I would like to name the members of the Sicilian band Haemophagus who participated in the recording of their new album Stream of Shadows, because each of them deserve a standing ovation and a cascade of roses on their stage (or perhaps more fittingly in their case, a cascade of body parts and blood splatter):
Giorgio (lead guitar, bass, vocals), Gioele (lead guitar), David (drums). (When the band perform live, Marco is the bass player, since Giorgio apparently has only two arms and hands instead of four).
And why do they deserve a standing ovation? Allow me to explain — and then I will present you the opportunity for a more direct understanding as we deliver the music on Stream of Shadows in all its riotous glory.
If you’re unfamiliar with Haemophagus and you do a bit of reading, you’ll find references to them as a death/grind band influenced by the work of progenitors such as early Carcass, General Surgery, Repulsion, Autopsy, and Terrorizer. But as great as those names are, such references still really don’t do justice to the kaleidoscopic explosiveness or inventive exuberance displayed on this new album.
The 14 tracks on the album are compact, most of them in the two-to-three-minute range, but the band pack a breathtaking amount of variety into each song, with turn-on-a-dime tempo changes, remarkably acrobatic drumwork, dizzying fretwork, and seamless integration of ingredients from across a range of extreme metal traditions. Most of this is happening at high speed, too, and the precision and technical dexterity with which the songs are executed is often jaw-dropping.
(I don’t mean to take anything away from the impact of the vocals, which are downright murderous, the lyrics exclaimed by a voice that sounds like a cross between a big metal file working on a length of rusted pipe and an enraged bear about to crunch down on a human skull.)
The morphing rhythms in the songs, and the accompanying riffs, take you on a wild ride that includes galloping romps, carnivorous tremolo-driven feeding frenzies, turbocharged thrashing, rapid-fire jab-fests, head-hammering chug-a-thons, pile-driving hammer blows, a few grisly lurching stomps, and of course explosions of mauling, rampaging grindcore mayhem as well as evil, old-school, death metal brutality.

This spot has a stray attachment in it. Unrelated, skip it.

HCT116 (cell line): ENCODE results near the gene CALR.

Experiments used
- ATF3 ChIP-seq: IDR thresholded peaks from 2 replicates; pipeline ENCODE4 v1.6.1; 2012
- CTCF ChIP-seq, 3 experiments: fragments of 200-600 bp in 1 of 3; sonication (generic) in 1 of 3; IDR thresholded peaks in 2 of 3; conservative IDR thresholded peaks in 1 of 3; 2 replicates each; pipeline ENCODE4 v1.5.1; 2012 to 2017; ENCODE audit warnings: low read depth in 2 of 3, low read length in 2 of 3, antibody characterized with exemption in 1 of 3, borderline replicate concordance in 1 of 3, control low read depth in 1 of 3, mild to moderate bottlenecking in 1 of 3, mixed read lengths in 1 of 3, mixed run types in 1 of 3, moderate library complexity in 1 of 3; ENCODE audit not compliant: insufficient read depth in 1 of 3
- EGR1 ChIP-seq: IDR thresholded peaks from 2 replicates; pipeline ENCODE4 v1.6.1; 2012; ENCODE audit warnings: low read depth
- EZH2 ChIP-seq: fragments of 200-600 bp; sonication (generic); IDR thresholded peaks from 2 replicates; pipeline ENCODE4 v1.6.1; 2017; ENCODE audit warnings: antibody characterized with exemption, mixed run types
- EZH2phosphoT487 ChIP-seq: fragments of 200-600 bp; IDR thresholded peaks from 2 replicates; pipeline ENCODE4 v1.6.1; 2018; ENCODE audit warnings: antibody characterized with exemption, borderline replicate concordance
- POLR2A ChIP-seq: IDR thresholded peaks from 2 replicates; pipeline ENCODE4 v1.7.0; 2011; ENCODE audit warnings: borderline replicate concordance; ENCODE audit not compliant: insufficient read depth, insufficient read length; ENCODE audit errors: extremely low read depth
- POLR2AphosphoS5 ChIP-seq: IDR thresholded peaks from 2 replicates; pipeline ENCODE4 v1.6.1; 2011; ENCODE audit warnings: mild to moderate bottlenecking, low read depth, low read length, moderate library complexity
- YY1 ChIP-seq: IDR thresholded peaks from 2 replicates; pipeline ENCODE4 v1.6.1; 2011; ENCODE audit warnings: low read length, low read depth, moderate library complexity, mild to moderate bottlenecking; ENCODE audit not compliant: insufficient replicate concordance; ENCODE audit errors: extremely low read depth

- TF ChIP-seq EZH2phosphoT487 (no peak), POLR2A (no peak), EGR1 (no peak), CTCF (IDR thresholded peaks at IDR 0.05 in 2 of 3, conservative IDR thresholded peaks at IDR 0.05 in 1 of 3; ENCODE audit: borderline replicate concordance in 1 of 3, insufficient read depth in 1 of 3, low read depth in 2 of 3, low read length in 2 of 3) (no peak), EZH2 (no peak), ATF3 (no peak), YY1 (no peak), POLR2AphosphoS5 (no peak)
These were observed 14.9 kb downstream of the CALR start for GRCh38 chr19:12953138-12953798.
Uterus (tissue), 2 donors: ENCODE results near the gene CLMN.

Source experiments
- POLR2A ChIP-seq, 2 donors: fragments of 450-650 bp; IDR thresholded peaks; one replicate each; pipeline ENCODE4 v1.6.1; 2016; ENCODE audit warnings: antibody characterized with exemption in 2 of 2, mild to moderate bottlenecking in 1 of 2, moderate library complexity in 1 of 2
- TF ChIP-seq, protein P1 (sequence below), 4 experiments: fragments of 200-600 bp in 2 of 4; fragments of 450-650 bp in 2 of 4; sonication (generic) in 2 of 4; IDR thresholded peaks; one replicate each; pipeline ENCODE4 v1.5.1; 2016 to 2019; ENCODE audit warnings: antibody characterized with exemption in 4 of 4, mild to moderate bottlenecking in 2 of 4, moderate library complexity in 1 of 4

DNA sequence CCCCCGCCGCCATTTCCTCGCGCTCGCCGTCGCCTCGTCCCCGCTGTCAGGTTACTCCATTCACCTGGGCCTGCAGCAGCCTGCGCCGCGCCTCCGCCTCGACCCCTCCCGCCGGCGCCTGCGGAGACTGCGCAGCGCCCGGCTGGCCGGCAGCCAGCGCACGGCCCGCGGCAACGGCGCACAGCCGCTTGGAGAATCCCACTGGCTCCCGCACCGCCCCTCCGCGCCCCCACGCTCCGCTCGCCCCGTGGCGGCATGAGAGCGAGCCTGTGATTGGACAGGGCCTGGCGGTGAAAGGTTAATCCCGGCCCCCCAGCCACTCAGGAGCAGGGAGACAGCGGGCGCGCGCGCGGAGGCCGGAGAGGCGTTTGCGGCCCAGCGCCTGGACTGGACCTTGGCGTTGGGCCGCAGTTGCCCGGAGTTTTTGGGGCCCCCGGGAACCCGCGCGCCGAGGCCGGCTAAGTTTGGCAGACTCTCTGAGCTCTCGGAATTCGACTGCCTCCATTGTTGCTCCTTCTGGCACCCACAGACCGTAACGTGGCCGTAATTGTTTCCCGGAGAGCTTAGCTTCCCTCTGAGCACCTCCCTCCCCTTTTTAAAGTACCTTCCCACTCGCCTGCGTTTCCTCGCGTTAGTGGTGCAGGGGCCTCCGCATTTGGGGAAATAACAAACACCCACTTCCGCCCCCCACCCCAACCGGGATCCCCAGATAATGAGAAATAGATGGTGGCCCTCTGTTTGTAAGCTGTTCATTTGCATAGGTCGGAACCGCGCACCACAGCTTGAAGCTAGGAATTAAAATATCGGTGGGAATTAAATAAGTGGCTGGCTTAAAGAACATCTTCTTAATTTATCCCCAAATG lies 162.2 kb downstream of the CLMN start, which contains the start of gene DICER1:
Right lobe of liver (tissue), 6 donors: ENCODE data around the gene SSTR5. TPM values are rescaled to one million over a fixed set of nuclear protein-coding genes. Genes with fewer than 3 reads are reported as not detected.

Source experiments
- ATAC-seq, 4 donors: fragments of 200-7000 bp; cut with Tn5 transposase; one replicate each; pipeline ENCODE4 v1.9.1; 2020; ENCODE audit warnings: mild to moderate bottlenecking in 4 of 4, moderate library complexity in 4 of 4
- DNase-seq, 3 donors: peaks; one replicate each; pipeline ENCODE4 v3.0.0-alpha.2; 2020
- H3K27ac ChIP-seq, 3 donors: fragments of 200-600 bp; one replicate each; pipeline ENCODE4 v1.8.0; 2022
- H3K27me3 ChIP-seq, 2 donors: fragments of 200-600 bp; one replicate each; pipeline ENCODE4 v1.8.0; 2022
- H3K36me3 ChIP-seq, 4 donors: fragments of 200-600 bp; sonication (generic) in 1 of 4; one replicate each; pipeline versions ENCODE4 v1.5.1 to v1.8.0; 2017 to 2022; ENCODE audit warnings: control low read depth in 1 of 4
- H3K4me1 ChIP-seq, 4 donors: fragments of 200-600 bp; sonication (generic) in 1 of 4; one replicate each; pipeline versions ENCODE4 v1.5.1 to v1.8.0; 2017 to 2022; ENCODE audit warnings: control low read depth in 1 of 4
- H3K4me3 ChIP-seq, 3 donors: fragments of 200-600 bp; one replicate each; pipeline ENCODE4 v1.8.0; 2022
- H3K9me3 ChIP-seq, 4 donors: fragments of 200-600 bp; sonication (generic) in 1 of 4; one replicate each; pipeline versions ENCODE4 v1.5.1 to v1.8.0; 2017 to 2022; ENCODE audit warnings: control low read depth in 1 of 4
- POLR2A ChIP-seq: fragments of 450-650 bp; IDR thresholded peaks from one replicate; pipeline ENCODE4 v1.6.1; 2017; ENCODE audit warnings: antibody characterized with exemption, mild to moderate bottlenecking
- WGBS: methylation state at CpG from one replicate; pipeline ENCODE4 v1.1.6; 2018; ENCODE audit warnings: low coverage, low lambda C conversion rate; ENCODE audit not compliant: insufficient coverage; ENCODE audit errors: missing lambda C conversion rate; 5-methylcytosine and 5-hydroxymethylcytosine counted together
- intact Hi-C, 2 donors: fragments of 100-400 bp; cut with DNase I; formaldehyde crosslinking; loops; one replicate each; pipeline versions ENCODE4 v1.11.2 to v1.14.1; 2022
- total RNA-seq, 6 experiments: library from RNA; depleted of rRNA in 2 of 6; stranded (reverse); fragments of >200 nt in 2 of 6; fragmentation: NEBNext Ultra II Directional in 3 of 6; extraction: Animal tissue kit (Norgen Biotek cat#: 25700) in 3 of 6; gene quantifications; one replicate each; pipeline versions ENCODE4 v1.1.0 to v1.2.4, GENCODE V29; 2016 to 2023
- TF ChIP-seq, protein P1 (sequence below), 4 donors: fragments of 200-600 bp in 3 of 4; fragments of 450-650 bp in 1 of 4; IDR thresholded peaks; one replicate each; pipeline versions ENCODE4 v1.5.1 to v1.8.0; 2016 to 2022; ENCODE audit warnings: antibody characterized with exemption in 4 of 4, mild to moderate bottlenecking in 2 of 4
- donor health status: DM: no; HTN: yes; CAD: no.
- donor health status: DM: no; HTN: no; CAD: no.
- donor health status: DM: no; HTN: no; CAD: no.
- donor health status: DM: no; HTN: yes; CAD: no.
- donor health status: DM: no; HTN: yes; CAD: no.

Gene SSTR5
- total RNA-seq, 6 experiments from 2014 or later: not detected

There’s also plenty of mercurial lead guitar work in these songs, most of which have an air of derangement about them, but also inflict dismal, queasy, hallucinatory melodies on the ears. And although I’m spoiling a few of the album’s surprises here, there are some jazzy instrumental interludes in “Meteor Mind”, “Monochrome”, and the longest track on the album — which happens to be an instrumental piece that closes the record — “The Darkest Trip”.
The soloing within Stream of Shadows is also, unsurprisingly, another strength. It’s not overdone, but when the solos do explode in whammy-bar swoops and dives or fret-burning flame-throwers, they bring even bigger smiles to the face (in addition to melting faces).
It’s very tempting to write a track-by-track review of the album, because each track has its own manifold twists and turns, with big surprises lying in wait around each hairpin curve (some of which I’ve already spoiled). I’m not going to do that to you, but I do encourage you to give the album a full listen, all the way through. I feel pretty confident in promising that you won’t lose interest; you’ll probably only lose a few teeth.
Stream of Shadows is being released today (March 20th) by Selfmadegod Records. It was recorded, engineered, and mixed in Palermo by the band’s long-time friend Silvio “Spadino” Punzo at Tone Deaf Studios, and mastered by Dan Randall at Mammoth Sound Mastering (IMPALED, TOXIC HOLOCAUST, IRON REAGAN, GHOUL). The artwork was created by Luis Sendón (NASHGUL, BRUTAL TRUTH, MACABRE, LOOKING FOR AN ANSWER).
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